Our website is made possible by displaying online ads to our visitors.
Please consider supporting us by whitelisting our site.

Delighting the Father

The church takes us for a walk up a high mountain on the second Sunday of Lent to join Jesus, Peter, James and John on a prayer adventure. It was the last leg of a six-day journey. I have often considered in meditation that Jesus had a series of very warm, personal conversations with the three Apostles on this journey, especially as they climbed Mount Tabor, clarifying questions, convincing them of his deep care, encouraging them for the sacrifices that they were making for his sake and gently inviting them to deeper conversion of heart. Jesus had prepared these future church leaders for what would happen after they reached the summit.

According to Matthew, “(Jesus) was transfigured before them; his face shone like the sun and his clothes became white as light.” Jesus chose to bless Peter, James and John with a spectacular privilege. For a precious moment, Our Lord laid aside the cloak of his humanity and allowed them to glimpse the glory of God exploding forth from his very being like the sun. This gift would be a source of strength, a moment they would return to often, especially during the countless trials and persecutions they would face for the rest of their lives as his Apostles.

Can you recall an event or a moment when God chose to reveal himself to you in a clear and definitive way? Go back to that moment in prayer and thank God for it.

Peter, James and John would receive another spectacular grace that day. God, the Father, chose to address them from the midst of a cloud: “This is my beloved Son, with whom I am well pleased; listen to him.” We are given a glimpse into a second mystery on this mountain top. While we can never fully grasp the depth, beauty or complexity of the relationship between the Father and the Son, we are given a quick snapshot.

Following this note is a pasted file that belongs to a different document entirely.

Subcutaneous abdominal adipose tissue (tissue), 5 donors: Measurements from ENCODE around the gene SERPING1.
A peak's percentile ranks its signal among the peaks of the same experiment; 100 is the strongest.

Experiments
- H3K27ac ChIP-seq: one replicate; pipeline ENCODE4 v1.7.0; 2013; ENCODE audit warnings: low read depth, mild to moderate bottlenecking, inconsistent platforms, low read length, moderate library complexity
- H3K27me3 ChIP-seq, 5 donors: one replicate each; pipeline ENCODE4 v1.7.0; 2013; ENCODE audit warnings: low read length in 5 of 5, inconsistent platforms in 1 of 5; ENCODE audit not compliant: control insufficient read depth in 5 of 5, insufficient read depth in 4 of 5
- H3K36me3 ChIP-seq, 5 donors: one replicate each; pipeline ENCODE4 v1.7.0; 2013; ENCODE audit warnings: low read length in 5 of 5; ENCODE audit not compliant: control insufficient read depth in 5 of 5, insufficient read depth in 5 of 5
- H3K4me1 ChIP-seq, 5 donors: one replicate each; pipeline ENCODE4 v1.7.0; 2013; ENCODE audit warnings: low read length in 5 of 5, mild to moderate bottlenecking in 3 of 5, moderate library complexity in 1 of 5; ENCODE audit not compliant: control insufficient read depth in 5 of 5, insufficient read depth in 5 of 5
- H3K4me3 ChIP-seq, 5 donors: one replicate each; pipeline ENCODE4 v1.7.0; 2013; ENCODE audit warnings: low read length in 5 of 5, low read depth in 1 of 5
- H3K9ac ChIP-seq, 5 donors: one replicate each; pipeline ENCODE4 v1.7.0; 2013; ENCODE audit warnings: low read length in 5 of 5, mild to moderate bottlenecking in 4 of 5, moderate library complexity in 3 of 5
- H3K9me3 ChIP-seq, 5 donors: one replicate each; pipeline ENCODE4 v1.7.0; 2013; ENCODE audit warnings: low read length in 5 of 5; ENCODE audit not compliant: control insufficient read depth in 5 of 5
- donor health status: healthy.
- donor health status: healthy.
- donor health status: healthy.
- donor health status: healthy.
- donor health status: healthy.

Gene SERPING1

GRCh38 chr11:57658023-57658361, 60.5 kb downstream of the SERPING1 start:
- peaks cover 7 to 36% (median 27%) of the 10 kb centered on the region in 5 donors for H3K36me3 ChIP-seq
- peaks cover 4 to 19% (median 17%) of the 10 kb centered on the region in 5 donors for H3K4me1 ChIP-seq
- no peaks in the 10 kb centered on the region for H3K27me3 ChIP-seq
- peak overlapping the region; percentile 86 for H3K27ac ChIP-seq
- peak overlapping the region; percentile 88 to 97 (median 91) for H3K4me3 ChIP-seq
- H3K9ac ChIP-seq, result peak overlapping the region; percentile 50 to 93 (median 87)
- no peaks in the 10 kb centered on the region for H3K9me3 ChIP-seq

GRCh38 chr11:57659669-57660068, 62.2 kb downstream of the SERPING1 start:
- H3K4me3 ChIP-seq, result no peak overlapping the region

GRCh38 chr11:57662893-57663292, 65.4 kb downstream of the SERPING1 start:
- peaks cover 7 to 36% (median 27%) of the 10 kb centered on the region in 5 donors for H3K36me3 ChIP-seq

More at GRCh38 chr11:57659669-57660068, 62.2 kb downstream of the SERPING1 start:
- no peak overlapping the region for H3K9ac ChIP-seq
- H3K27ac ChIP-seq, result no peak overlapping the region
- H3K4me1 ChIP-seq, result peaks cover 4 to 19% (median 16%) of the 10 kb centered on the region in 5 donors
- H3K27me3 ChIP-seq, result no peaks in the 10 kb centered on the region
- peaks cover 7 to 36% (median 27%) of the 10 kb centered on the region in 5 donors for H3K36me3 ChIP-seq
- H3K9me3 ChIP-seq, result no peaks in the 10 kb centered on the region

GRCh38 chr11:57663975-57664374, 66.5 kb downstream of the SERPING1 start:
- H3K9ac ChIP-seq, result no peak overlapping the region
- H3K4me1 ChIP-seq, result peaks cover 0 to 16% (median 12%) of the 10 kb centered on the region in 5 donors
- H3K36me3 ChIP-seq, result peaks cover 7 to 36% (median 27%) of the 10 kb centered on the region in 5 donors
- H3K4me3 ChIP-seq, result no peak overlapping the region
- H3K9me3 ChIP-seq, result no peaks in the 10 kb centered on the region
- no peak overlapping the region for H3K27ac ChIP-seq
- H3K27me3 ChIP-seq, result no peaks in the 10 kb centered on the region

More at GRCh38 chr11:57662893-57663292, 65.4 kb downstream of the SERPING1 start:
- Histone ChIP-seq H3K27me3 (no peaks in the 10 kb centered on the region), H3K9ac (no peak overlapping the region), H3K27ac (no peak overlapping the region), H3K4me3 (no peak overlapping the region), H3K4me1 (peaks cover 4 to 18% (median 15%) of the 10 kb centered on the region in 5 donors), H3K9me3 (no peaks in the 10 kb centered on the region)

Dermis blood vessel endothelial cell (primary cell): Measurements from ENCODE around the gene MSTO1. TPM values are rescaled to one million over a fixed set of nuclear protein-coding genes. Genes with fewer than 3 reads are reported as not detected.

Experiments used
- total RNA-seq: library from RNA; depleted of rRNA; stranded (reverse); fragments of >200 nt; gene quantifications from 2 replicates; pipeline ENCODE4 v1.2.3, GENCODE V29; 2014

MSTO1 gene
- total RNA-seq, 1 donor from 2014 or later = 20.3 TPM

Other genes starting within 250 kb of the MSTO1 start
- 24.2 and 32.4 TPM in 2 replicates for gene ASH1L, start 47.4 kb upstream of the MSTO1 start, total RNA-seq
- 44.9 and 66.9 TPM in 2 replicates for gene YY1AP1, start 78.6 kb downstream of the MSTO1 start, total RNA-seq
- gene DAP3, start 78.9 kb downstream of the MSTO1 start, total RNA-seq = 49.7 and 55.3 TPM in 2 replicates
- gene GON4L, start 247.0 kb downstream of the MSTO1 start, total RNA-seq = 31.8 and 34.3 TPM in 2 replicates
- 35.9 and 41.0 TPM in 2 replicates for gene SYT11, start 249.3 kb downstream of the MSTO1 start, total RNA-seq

Our almighty Father does not speak directly to us very often in the Gospels. So, we need to pay close attention when he does. In these 14 words, the Father shares with us two critical realities. First, the most significant element of his relationship with his Son is the love that exists between them. The Father could have highlighted many things about Jesus from the cloud. He chose to call him “my beloved Son.” This love defines their relationship and is the source of all love. The Triune God created each and every one of us, in fact, to participate in — to get drawn up into — that love for all eternity.

Do I take time to truly ponder and be abundantly grateful for both the love that is within God and the overflowing love that God has for me?

Second, the Father expresses tremendous delight in Jesus. He is well pleased with his only-begotten Son. This delight is, in fact, an eternal reality. However, the Son is, at this moment, on a mission while walking the dirt roads of Galilee and he is lovingly, obediently accomplishing the Father’s plan, which will soon come to a climax on the cross in Jerusalem. This loving obedience delights the Father. Their relationship is absolutely beautiful to behold.

Now is a good moment to recall that through the gift of our baptism, we become sons and daughters of our heavenly Father. As his child, the Father takes great delight in you. Are you growing in your acceptance of this great truth?

Finally, the Father extends a challenge to us: “Listen to him.” We must take to heart these words of the Father. We are summoned to build into our daily lives time to listen to Jesus on a very regular basis. Our Lord deeply desires to speak to us and does so in many ways — through sacred Scriptures, the teaching office of the church, the lives and writings of the saints, and in the quiet of our hearts.

What is your perspective on daily prayer and regular participation in the sacraments? Do you try to fit daily prayer into your life or do you build the rest of your life around the time you prioritize for God?

Fr. Peterson is director of mission and development for the Youth Apostles.

© Arlington Catholic Herald 2020